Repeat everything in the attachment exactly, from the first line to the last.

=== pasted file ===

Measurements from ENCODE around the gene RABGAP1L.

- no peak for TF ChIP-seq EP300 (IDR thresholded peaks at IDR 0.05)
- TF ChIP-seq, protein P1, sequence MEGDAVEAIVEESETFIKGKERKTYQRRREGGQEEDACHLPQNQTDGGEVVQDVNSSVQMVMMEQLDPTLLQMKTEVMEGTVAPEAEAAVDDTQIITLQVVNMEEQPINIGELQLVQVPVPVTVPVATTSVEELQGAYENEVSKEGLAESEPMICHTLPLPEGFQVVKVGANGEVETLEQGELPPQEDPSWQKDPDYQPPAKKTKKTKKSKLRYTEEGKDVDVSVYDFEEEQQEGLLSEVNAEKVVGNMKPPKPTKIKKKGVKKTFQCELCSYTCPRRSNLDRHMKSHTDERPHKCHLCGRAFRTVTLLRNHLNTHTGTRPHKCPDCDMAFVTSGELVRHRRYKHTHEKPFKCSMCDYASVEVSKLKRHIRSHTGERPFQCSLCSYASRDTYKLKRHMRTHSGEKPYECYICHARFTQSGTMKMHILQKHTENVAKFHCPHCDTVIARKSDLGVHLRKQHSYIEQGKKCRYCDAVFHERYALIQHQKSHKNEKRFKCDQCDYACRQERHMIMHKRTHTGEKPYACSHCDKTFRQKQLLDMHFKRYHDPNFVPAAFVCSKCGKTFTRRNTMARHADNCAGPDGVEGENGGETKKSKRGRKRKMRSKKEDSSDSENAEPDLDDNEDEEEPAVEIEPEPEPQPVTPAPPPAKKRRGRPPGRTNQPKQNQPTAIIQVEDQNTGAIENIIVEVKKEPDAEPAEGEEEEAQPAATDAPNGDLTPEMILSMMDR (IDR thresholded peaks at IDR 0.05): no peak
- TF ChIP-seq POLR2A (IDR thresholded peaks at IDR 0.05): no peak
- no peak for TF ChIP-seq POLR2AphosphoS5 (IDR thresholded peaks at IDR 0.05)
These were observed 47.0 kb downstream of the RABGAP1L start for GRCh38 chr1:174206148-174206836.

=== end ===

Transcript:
Measurements from ENCODE around the gene RABGAP1L.

- no peak for TF ChIP-seq EP300 (IDR thresholded peaks at IDR 0.05)
- TF ChIP-seq, protein P1, sequence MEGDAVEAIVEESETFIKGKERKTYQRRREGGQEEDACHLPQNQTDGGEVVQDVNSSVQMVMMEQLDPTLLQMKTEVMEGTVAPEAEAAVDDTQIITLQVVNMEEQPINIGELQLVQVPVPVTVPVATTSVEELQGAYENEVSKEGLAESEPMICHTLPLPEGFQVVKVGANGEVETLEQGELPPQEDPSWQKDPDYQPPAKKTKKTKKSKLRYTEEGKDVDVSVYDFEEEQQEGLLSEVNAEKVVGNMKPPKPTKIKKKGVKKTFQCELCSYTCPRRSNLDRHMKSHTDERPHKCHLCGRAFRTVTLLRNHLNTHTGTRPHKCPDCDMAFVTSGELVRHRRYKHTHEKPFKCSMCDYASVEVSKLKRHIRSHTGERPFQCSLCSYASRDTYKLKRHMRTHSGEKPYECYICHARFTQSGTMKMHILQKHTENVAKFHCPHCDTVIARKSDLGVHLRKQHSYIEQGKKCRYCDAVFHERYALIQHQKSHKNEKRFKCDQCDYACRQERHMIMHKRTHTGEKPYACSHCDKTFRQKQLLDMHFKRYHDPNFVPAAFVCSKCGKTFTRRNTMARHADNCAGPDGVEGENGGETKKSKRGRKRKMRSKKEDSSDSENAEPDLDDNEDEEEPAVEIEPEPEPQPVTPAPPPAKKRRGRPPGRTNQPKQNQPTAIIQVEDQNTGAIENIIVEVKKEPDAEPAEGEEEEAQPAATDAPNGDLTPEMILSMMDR (IDR thresholded peaks at IDR 0.05): no peak
- TF ChIP-seq POLR2A (IDR thresholded peaks at IDR 0.05): no peak
- no peak for TF ChIP-seq POLR2AphosphoS5 (IDR thresholded peaks at IDR 0.05)
These were observed 47.0 kb downstream of the RABGAP1L start for GRCh38 chr1:174206148-174206836.